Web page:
Climbing Polyantha Rose 'Russell's Cottage Rose'


Family: Rosaceae (ro-ZAY-see-ee) (Info)
Genus: Rosa (RO-zuh) (Info)
Cultivar: Russell's Cottage Rose
Additional cultivar information:(aka Cottage Rose, Grevillei scarlet, Old Spanish Rose, Russelliana, Scarlet Grevillea)
Hybridized by Russell
Registered or introduced: 1826
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Modern Climber



10-12 ft. (3-3.6 m)

12-15 ft. (3.6-4.7 m)

15-20 ft. (4.7-6 m)


6-8 ft. (1.8-2.4 m)

8-10 ft. (2.4-3 m)


USDA Zone 5a: to -28.8 C (-20 F)

USDA Zone 5b: to -26.1 C (-15 F)

USDA Zone 6a: to -23.3 C (-10 F)

USDA Zone 6b: to -20.5 C (-5 F)

USDA Zone 7a: to -17.7 C (0 F)

USDA Zone 7b: to -14.9 C (5 F)

USDA Zone 8a: to -12.2 C (10 F)

USDA Zone 8b: to -9.4 C (15 F)

USDA Zone 9a: to -6.6 C (20 F)

USDA Zone 9b: to -3.8 C (25 F)

Bloom Color:

Mauve and mauve blend (mb)

Bloom Shape:


Flower Fragrance:

Very Fragrant

Bloom Time:

Late Spring/Early Summer


Trained to climb

Patent Information:


Other Details:

Unknown - Tell us

Pruning Instructions:

Avoid pruning

Soil pH requirements:

5.6 to 6.0 (acidic)

6.1 to 6.5 (mildly acidic)

Propagation Methods:

From softwood cuttings

From semi-hardwood cuttings

From hardwood cuttings

By grafting

By budding

Foliage Color:


Bloom Characteristics:

Flowers are good for cutting

This plant is attractive to bees, butterflies and/or birds

Flowers are fragrant

Water Requirements:

Unknown - Tell us

Where to Grow:

Unknown - Tell us


This plant has been said to grow in the following regions:

Chandler, Arizona

San Francisco, California

Effingham, Illinois

Panama, New York

San Antonio, Texas

Yakima, Washington (2 reports)

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Gardeners' Notes:


On Apr 19, 2015, coriaceous from ROSLINDALE, MA wrote:

This is an old rose and not a modern climber. It is usually referred to as a R. multiflora hybrid, but it's been speculated to have R. setigera and R. rugosa in its ancestry. Whatever it is, it isn't a polyantha. It can be considered a multiflora rambler, or trained to a pillar, or grown as a shrub.

One flush of bloom, with no repeat.

The foliage is large and coarse.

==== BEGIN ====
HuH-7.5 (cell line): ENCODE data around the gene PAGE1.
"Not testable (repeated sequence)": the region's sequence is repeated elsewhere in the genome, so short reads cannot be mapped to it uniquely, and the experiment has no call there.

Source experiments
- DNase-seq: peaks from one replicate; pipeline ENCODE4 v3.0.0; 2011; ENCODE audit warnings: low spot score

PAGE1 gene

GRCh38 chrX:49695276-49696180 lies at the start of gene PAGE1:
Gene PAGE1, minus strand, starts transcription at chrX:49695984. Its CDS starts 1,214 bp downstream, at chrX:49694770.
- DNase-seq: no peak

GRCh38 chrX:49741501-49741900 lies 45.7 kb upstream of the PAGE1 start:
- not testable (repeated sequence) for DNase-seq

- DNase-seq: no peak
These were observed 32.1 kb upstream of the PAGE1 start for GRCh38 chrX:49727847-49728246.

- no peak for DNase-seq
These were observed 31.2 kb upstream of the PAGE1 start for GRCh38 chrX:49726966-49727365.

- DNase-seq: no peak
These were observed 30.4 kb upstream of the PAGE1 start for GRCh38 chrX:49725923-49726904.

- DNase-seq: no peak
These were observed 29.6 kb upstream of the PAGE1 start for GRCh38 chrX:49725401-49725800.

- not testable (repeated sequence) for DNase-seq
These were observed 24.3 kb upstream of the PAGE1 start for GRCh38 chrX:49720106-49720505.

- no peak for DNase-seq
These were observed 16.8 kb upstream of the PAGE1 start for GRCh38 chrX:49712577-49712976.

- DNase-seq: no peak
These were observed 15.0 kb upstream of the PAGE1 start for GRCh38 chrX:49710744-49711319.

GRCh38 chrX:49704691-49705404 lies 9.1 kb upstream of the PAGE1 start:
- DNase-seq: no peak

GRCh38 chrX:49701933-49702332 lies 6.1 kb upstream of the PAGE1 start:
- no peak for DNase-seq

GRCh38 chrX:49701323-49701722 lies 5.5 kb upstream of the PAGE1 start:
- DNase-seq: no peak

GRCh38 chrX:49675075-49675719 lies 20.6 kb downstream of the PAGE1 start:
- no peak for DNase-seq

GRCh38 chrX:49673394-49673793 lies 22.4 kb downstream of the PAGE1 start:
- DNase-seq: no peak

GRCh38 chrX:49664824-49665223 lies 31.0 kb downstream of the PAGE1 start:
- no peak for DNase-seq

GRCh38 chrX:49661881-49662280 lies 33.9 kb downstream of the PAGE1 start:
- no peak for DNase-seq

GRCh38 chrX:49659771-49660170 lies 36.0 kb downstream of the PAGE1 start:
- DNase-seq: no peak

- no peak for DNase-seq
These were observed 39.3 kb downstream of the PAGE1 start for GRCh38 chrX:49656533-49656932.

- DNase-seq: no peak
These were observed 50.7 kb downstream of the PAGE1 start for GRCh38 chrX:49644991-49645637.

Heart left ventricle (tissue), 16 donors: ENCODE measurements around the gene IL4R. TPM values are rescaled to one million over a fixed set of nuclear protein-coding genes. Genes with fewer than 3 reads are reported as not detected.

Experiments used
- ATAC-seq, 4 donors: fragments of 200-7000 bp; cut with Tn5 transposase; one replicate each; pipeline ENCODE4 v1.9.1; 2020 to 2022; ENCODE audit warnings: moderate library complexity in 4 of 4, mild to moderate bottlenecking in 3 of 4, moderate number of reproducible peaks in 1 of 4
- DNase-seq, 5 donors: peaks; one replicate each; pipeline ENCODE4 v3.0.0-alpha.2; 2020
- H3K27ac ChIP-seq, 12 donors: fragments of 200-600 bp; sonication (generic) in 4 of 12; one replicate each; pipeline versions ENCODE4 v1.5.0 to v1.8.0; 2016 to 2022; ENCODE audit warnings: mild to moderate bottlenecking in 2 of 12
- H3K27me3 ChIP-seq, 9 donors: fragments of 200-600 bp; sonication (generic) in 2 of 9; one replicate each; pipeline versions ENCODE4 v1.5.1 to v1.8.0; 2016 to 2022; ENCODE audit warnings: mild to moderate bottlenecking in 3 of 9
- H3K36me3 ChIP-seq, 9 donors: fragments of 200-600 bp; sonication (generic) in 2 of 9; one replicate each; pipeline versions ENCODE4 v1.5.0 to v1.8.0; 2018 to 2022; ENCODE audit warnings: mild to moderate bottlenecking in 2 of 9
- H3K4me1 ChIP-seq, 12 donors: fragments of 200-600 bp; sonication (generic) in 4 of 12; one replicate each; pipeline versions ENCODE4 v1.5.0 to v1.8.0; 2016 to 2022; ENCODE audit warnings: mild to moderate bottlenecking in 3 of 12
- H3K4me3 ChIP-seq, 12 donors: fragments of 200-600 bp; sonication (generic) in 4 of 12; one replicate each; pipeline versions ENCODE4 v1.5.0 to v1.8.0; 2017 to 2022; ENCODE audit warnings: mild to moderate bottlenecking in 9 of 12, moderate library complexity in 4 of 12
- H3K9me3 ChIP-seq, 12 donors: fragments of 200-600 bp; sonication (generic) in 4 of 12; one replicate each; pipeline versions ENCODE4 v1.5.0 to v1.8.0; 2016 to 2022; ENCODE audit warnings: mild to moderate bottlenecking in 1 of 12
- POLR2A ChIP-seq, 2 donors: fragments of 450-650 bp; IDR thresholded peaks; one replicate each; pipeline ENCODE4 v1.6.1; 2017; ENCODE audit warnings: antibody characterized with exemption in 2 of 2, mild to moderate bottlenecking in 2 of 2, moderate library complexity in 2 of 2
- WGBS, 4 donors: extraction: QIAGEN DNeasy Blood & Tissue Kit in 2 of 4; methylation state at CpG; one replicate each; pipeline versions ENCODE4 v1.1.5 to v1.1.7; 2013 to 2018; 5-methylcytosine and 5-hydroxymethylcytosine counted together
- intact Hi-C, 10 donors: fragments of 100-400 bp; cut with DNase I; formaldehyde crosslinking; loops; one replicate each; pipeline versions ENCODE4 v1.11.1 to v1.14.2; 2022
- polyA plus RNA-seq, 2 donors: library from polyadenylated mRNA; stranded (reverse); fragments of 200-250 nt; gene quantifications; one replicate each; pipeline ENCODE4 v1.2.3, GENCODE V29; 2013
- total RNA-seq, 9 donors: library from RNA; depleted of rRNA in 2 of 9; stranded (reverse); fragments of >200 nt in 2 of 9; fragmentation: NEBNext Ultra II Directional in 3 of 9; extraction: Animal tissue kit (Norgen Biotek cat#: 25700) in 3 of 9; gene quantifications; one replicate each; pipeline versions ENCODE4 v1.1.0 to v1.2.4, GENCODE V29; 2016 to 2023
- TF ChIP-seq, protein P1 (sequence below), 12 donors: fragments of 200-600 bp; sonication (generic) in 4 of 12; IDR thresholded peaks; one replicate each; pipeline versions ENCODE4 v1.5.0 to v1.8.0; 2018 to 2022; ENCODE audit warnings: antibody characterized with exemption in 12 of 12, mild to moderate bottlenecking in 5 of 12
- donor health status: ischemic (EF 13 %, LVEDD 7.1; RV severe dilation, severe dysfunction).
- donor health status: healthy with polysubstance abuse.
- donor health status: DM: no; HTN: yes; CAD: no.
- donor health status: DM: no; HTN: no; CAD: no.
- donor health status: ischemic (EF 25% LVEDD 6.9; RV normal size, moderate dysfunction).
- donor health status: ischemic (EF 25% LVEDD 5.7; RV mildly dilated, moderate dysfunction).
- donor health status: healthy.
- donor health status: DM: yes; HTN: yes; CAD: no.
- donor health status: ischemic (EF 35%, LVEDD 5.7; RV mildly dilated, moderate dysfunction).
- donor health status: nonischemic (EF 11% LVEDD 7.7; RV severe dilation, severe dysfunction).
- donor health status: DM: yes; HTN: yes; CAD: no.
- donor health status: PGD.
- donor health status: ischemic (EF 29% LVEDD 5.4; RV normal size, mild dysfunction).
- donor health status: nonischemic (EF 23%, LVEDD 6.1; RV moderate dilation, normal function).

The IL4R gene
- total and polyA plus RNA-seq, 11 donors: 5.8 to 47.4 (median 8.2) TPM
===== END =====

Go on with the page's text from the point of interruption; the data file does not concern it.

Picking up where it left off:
The name refers to Lady Georgiana Russell (1781-1853), Dutchess of Bedford and patroness of the arts, second wife of John Russell, the 6th Duke of Bedford---but she is clearly not the hybridizer, who is unknown.

This can be pruned like any rambler. Cut out deadwood and senescent major stems in early spring. If necessary, stems can be cut back by a third then, too.
... read more


On Apr 18, 2015, lancer23 from San Francisco, CA wrote:

I got my cutting from a runaway plant over the fence. Its over 10 ft tall and cover everything within it. It only bloom once a yr late in Spring around April till mid summer. Its different shades of pink and purple. In the beginning its very deep pink and then fades to light purple with white edges. The flower holds a very longtime and blooms in clusters so it has a long and nice display. The fragrance is inconsistent. Sometimes its very light but sometimes its very strong depending on time of day and also the stage of the bloom. There's hardly any scent when the bloom is faded. The scent is a very nice spicy and rich like the rose otto oil. It rooted very easily and bloom within a yr. In its 3rd yr its over 5 ft tall and rambling full of flowers. I think you don't prune this ro... read more


On Jul 13, 2014, Dizzidots from Radnor Township, PA wrote:

I love this rose and because my husband's name is Russell it's one of my favorites. The only problem, and I'm sure it's with me and not the rose, is that I can't train it up a trellis. It's strongest canes grow away from the wall so it kind of flops all over the ground. If only I could prune it......but everyone says not to. Ideas?



On Feb 14, 2004, Pattyperennial from Yakima, WA wrote:

I have this beautiful Climber on an Arbor in Zone 5 and she is VERY VERY fragrant. She is rated 8.5 by the ARS and performs accordingly.


On Feb 21, 2001, Kathleen from Panama, NY (Zone 5a) wrote:

Deep rose blunt buds that blossom crimson and fade to purple, many with white ripples and carried in large clusters. Lightly scented, they have 82 petals and can become up to 20 feet, although mine in zone 5 stay around 6 feet.